Tuesday, September 23, 2008

Would an Israel ever have been welcomed?

Eli Kavon has contributed this piece in JPost, Beyond the Israeli-Palestinian problem. He brings up several interesting points about the cause to all the problems that plagues the Middle East.

Let us imagine that we were all to wake up tomorrow morning to the incredible news that the State of Israel and the Palestinian Authority had concluded a peace treaty, including agreement by both parties on the issues of water rights, borders and the status of Jerusalem. A Jewish state and a Palestinian state would live forever, side by side, in blissful peace. The violence plaguing the Middle East would end for good; Iran would cease both beating its war drums and calling for the end of "the Zionist entity"; and calm would prevail over a united Iraq and an independent Afghanistan. One of the world's most unstable regions would be converted into an oasis of stability, with Jew, Christian and Muslim living together in felicity.

Wrong - so much for imagination.

The reality of today's Middle East is the same centuries-old one of ethnic and religious strife that extends far beyond the borders of the State of Israel. The civil war plaguing Iraq is, in part, a 1,300-year old conflict among Muslims, having nothing to do directly with the century of conflict between Palestinians and Israelis. The Saudis, Egyptians and Jordanians are far more afraid of an expansionist and nuclear Iran than they are of Israel. The last words of Saddam Hussein before the Iraqi government hanged him was not "Death to the Americans!" or "Death to the Zionists!" His last words were "Death to the Persians!"

THE IRAQI dictator chose to curse fellow Muslims as he prepared to die. It is apparent that even if Israel did not exist, the Middle East would be a region divided by many sorts of conflict that have nothing to do with Zionism or Israel. The Israeli-Palestinian conflict is only one of many bloody conflicts rooted in an area with a long history of religious, political and ethnic strife.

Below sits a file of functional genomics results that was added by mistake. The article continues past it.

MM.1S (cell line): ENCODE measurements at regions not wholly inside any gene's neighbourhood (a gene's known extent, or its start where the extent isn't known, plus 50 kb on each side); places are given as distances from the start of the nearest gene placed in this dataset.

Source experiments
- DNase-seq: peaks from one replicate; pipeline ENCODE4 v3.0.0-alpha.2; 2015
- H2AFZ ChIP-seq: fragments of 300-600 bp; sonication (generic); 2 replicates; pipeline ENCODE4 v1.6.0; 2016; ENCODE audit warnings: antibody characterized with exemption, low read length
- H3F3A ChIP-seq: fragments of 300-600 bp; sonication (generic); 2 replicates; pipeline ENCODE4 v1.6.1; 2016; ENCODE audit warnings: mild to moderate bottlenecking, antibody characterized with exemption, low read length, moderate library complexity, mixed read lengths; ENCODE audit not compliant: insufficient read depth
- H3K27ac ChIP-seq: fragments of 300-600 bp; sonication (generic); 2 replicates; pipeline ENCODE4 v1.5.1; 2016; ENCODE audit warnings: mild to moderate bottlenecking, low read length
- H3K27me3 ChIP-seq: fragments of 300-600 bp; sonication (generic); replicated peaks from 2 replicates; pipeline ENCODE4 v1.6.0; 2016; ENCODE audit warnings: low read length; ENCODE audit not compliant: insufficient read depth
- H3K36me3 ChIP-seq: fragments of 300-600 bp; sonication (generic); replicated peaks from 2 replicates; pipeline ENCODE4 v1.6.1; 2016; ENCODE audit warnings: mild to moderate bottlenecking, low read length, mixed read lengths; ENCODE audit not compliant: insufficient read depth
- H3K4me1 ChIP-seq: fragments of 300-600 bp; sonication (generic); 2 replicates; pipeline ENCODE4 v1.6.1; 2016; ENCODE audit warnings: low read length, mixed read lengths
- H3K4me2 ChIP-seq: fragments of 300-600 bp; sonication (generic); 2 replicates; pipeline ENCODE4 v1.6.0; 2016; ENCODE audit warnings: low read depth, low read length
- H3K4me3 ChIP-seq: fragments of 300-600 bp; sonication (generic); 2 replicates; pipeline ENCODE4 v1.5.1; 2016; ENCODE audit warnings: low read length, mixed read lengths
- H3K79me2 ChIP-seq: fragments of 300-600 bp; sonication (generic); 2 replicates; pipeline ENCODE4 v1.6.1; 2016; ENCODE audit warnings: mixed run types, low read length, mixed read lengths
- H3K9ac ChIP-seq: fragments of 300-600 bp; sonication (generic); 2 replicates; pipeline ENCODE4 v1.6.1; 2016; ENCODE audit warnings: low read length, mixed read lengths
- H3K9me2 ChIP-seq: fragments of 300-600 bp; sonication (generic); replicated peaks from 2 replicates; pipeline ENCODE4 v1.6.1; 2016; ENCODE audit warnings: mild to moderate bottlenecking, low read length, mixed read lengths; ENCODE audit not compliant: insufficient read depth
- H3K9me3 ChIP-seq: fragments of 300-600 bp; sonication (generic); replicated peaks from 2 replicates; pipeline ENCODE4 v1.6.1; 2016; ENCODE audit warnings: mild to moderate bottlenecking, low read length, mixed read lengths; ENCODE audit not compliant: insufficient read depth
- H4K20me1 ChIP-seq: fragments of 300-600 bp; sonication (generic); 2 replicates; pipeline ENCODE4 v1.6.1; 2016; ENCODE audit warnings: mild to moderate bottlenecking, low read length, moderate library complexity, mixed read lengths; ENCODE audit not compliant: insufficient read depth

I am not claiming that the Palestinian-Israeli issue is not central to a broader peace in the Middle East. Yet, we ignore a more decisive reason than that of Palestinian refugees in attempting to understand Arab and Muslim opposition to the existence of the State of Israel. That reason is religion, specifically Islam. The obsessive hatred of Zionism and Israel, especially in the realm of fundamentalist Islam, can be traced back to the earliest years of the great Muslim conquests of much of the known world in the early to mid-seventh century.

The Muslim conquerors, while granting Jews and Christians religious freedom and autonomy, relegated these tolerated "Peoples of the Book" to the status of dhimmi, "dependent peoples." Muslim rulers forbade Jews and Christians the honor of riding a horse or camel, conducting religious ceremonies in public, carrying weapons, converting Muslims to Judaism or Christianity and building places of worship. Jews and Christians had to pay a special tax to signify their status of inferiority for rejecting Muhammad as the final prophet of Allah's revelation.